• September 18th 2012, 03:41 AM
Mimmi
The radius of a cylinder is quadrupled, determine the percent the volume increase.
Let the height twice as large as the radius.
Assume that the cylinder grows without changing shape.
V=pi*r^2 *h

So this is my task. Normally we get a % the radius increase, and no info about the height, so im kinda stuck.
Dont know if i can use the same method, and i dont know how many % quadrupled would be xD haha, i prolly should.
• September 18th 2012, 03:50 AM
MarkFL
If a 3D solid has all of its linear measures increase by a factor $k$, then the volume increases by the factor $k^3$.
• September 18th 2012, 05:14 AM
HallsofIvy
Quote:

Originally Posted by Mimmi
The radius of a cylinder is quadrupled, determine the percent the volume increase.

Quote:

Let the height twice as large as the radius.
Now this becomes a different question!

Quote:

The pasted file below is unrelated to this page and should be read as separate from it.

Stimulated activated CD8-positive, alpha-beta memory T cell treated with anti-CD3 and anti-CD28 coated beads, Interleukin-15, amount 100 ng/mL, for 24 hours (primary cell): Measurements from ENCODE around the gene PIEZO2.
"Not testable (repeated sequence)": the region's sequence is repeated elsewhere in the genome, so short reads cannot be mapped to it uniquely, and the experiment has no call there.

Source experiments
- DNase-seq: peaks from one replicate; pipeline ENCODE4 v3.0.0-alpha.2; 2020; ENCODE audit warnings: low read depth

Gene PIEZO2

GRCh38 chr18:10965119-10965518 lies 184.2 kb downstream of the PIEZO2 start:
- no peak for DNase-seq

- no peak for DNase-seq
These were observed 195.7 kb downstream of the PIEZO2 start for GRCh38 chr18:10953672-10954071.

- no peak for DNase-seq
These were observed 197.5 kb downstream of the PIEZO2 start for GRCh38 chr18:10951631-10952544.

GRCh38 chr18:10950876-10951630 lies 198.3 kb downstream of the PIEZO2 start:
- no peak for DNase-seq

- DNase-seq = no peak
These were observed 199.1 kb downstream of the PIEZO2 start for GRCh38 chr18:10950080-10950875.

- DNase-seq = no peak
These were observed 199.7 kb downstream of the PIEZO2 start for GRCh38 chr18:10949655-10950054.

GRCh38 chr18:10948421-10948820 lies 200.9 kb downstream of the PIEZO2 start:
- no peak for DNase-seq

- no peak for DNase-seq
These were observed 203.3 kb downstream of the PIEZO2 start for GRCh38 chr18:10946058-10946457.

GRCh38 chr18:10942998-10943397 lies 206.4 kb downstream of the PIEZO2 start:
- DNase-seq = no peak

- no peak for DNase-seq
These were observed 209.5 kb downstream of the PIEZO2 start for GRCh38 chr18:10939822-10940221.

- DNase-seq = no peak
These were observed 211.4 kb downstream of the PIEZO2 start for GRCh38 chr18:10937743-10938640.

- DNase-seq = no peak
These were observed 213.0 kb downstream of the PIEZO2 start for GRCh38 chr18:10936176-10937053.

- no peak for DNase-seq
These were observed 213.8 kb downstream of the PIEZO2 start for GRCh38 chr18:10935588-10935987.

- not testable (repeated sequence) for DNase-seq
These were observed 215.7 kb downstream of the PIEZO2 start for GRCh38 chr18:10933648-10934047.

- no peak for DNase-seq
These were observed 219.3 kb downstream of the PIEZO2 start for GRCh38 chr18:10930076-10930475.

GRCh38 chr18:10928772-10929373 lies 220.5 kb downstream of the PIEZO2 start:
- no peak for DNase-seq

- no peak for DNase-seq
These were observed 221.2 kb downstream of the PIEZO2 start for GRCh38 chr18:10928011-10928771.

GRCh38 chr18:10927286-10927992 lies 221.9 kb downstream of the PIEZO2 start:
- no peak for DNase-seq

Assume that the cylinder grows without changing shape.
V=pi*r^2 *h
h= 2r so V= pi* r^2*(2r)= 2pi*r^3

Replacing r with 4r (quadupeling r) gives 2pi*(4r)^3= 4^3(2pi*r^3), which is 4^3= 64 times as large as the value before quadrupling.

[quorte]So this is my task. Normally we get a % the radius increase, and no info about the height[/quote]
Yes, you do. You are told the height is twice the radius.

Quote:

, so im kinda stuck.
Dont know if i can use the same method, and i dont know how many % quadrupled would be xD haha, i prolly should.
• September 19th 2012, 02:39 AM
Mimmi